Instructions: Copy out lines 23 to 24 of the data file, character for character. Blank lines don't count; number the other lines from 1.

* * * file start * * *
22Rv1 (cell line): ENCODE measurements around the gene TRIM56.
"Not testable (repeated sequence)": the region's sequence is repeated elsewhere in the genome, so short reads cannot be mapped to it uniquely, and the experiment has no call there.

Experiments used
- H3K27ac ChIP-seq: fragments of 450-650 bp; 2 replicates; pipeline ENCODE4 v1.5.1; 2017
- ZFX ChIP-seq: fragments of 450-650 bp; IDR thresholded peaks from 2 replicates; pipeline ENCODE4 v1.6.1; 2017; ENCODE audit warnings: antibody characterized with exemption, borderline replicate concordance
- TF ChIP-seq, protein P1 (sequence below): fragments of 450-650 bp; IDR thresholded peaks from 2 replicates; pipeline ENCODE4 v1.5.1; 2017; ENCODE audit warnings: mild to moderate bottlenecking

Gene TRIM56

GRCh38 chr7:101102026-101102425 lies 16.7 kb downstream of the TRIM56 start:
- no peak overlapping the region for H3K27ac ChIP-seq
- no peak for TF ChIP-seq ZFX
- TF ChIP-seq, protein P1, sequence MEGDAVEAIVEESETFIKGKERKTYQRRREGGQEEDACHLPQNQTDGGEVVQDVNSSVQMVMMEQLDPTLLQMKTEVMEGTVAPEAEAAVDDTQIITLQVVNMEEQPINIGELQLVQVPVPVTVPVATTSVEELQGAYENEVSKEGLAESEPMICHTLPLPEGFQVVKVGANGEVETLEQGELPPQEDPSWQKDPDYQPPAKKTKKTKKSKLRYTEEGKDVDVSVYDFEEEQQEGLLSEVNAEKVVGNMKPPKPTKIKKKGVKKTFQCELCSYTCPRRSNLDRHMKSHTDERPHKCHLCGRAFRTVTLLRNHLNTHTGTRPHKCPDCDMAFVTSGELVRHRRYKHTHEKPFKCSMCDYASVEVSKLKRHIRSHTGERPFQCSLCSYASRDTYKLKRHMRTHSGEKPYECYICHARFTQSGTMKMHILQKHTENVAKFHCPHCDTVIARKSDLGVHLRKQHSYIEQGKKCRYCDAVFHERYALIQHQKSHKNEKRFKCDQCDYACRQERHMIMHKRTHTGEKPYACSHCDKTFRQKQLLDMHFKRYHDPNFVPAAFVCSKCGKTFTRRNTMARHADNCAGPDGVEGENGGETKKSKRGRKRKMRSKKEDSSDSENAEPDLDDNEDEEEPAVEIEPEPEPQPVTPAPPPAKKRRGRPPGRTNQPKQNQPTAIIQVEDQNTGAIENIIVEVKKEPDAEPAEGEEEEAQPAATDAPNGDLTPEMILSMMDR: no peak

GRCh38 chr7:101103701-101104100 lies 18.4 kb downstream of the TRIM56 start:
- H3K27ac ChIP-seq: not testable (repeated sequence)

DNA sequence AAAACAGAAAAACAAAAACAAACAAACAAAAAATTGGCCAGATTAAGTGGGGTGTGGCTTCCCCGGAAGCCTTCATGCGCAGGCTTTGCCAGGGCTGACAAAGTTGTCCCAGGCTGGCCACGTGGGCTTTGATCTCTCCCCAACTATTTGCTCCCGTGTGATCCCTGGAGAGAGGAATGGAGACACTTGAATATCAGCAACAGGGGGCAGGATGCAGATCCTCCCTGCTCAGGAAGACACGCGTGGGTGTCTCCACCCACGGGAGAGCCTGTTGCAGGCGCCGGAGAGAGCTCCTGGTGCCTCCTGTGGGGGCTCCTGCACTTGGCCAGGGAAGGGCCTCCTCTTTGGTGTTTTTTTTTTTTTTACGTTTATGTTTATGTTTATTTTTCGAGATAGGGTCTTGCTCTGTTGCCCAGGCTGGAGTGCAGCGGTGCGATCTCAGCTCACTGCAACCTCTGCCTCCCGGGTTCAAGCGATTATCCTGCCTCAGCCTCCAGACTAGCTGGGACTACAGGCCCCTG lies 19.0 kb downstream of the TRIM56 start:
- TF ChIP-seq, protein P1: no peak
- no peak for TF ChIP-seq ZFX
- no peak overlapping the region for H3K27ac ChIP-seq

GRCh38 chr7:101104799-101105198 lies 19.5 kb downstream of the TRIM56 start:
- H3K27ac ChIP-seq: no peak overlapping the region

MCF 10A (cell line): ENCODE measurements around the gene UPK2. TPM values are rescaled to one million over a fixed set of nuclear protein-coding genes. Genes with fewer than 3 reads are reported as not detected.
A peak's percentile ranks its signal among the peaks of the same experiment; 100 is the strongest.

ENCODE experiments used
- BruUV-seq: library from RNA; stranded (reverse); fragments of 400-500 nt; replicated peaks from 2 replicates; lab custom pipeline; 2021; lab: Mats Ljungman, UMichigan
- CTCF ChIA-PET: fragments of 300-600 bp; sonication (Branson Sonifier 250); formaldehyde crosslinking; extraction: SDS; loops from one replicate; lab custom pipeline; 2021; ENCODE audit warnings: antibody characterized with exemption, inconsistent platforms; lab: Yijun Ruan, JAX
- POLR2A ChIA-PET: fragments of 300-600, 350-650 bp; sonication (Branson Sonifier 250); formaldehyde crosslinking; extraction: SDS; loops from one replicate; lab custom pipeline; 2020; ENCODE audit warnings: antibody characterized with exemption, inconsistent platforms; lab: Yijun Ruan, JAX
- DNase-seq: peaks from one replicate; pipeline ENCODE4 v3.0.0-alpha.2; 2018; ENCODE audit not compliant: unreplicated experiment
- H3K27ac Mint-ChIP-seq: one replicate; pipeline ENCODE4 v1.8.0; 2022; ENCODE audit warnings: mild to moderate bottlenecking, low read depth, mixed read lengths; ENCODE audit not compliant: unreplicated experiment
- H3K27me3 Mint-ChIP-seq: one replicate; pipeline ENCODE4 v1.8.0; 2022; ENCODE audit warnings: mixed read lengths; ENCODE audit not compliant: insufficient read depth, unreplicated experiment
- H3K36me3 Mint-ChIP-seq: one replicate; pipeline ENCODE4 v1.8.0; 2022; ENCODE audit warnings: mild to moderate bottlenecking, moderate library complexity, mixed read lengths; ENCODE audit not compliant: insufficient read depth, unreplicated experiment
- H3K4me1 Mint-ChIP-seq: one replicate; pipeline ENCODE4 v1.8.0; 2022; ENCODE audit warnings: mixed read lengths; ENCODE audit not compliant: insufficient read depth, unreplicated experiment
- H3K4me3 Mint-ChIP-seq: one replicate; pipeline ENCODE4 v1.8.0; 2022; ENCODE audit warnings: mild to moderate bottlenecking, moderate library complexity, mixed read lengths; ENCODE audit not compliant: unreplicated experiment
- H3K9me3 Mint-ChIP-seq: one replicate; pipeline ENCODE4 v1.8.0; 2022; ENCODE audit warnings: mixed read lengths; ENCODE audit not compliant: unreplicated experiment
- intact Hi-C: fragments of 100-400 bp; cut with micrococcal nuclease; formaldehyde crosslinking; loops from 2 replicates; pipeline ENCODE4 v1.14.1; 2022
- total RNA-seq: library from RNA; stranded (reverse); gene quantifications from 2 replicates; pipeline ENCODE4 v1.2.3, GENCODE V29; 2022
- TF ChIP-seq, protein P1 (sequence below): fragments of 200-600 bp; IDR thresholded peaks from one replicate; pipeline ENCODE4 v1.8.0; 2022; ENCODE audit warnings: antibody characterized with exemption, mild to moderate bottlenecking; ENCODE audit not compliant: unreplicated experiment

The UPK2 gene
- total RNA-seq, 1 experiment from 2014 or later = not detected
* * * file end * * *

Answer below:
- BruUV-seq: library from RNA; stranded (reverse); fragments of 400-500 nt; replicated peaks from 2 replicates; lab custom pipeline; 2021; lab: Mats Ljungman, UMichigan
- CTCF ChIA-PET: fragments of 300-600 bp; sonication (Branson Sonifier 250); formaldehyde crosslinking; extraction: SDS; loops from one replicate; lab custom pipeline; 2021; ENCODE audit warnings: antibody characterized with exemption, inconsistent platforms; lab: Yijun Ruan, JAX